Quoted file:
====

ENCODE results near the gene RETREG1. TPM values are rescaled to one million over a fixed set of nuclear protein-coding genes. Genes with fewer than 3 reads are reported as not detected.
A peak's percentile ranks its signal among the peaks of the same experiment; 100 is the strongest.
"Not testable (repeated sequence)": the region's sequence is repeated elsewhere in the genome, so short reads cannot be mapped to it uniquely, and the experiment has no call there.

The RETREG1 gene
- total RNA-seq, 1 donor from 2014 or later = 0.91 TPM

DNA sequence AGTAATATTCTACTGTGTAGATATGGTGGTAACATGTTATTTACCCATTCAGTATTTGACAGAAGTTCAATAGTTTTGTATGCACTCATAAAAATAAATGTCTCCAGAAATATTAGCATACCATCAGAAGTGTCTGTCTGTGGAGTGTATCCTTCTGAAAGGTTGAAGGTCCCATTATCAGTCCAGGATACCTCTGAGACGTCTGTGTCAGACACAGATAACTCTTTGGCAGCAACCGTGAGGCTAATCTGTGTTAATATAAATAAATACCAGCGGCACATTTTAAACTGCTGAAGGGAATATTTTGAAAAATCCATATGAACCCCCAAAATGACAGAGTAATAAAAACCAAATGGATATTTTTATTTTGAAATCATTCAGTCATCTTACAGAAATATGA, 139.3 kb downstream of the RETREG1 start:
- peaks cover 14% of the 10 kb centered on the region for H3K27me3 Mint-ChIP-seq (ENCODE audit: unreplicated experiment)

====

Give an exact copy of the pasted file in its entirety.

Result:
ENCODE results near the gene RETREG1. TPM values are rescaled to one million over a fixed set of nuclear protein-coding genes. Genes with fewer than 3 reads are reported as not detected.
A peak's percentile ranks its signal among the peaks of the same experiment; 100 is the strongest.
"Not testable (repeated sequence)": the region's sequence is repeated elsewhere in the genome, so short reads cannot be mapped to it uniquely, and the experiment has no call there.

The RETREG1 gene
- total RNA-seq, 1 donor from 2014 or later = 0.91 TPM

DNA sequence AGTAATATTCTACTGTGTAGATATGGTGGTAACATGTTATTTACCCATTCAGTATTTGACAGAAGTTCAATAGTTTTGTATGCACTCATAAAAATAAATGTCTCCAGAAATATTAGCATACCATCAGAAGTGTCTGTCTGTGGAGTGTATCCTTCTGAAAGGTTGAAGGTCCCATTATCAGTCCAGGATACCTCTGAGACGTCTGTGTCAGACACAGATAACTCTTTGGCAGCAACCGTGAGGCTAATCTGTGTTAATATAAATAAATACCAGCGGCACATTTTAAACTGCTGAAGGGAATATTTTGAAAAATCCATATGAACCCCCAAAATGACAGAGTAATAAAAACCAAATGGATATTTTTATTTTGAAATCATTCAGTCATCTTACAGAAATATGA, 139.3 kb downstream of the RETREG1 start:
- peaks cover 14% of the 10 kb centered on the region for H3K27me3 Mint-ChIP-seq (ENCODE audit: unreplicated experiment)